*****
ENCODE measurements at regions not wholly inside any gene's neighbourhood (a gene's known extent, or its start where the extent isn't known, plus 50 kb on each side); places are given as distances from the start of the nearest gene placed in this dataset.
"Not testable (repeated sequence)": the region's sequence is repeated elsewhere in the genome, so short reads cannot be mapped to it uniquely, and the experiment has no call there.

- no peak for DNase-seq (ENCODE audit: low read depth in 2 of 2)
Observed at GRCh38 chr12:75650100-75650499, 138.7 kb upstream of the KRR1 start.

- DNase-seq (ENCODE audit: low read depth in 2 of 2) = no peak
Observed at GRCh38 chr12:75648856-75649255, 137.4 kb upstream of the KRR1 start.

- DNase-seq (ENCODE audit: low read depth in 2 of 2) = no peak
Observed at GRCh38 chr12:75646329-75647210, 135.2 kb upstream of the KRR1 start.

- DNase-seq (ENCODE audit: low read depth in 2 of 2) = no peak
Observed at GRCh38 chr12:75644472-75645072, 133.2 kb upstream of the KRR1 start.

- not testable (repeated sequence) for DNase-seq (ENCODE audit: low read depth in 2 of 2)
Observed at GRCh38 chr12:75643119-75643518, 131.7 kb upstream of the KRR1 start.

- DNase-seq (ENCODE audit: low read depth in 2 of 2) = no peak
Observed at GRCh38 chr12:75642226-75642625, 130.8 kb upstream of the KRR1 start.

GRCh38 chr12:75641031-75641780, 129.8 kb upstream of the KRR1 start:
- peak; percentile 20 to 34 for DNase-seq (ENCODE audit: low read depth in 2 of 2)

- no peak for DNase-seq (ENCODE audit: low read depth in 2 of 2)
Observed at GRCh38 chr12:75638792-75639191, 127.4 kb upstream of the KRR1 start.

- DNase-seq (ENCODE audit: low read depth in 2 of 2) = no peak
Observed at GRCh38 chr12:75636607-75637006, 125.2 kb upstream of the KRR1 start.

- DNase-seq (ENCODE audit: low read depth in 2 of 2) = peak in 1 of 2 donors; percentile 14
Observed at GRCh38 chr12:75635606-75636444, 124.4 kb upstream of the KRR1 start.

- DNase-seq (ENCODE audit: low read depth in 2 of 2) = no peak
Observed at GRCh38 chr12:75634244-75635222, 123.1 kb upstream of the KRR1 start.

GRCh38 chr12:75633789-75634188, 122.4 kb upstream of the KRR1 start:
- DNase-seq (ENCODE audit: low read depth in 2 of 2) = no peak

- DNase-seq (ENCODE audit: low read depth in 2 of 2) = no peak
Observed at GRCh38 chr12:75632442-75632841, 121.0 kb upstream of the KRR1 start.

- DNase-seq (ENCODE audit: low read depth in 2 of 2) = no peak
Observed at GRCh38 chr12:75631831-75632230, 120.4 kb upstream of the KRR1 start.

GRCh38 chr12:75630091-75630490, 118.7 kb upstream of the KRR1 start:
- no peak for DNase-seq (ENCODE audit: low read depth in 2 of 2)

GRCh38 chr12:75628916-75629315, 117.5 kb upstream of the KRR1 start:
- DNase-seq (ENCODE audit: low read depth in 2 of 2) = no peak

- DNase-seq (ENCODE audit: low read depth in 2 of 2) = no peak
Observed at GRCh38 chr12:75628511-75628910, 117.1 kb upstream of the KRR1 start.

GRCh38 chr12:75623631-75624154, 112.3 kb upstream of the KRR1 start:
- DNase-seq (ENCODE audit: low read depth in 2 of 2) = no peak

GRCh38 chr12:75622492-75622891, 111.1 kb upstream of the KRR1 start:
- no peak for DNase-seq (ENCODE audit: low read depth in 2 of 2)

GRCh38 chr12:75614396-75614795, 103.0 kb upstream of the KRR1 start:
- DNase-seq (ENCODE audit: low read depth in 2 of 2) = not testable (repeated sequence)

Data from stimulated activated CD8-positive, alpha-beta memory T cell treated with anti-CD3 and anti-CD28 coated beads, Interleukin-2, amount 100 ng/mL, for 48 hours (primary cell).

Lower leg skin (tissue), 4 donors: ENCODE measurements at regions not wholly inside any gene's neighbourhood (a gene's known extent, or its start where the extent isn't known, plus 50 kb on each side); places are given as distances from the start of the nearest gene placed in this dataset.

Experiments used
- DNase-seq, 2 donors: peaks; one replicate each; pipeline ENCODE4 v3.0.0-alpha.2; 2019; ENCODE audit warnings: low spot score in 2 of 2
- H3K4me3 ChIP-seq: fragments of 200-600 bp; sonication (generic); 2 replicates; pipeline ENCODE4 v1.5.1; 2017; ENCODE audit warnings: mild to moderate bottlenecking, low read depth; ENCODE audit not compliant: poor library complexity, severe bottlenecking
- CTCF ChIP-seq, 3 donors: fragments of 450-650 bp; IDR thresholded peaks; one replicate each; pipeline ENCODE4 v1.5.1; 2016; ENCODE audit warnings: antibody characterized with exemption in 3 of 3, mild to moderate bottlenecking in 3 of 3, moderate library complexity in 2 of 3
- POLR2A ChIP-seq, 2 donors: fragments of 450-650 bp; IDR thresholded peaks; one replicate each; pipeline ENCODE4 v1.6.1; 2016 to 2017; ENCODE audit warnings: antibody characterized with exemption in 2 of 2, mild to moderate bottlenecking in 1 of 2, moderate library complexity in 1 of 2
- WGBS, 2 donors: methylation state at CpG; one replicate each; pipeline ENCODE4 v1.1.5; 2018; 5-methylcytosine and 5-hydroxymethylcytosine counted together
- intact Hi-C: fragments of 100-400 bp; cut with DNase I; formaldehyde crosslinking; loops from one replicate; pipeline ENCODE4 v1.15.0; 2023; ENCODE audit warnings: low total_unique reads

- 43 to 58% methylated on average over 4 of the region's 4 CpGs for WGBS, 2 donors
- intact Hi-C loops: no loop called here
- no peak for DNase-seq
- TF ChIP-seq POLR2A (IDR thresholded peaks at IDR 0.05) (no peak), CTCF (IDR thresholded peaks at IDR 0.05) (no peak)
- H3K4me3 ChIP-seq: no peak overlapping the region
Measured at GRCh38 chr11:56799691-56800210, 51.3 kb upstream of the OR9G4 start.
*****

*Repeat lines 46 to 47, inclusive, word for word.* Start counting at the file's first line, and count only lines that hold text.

- DNase-seq, 2 donors: peaks; one replicate each; pipeline ENCODE4 v3.0.0-alpha.2; 2019; ENCODE audit warnings: low spot score in 2 of 2
- H3K4me3 ChIP-seq: fragments of 200-600 bp; sonication (generic); 2 replicates; pipeline ENCODE4 v1.5.1; 2017; ENCODE audit warnings: mild to moderate bottlenecking, low read depth; ENCODE audit not compliant: poor library complexity, severe bottlenecking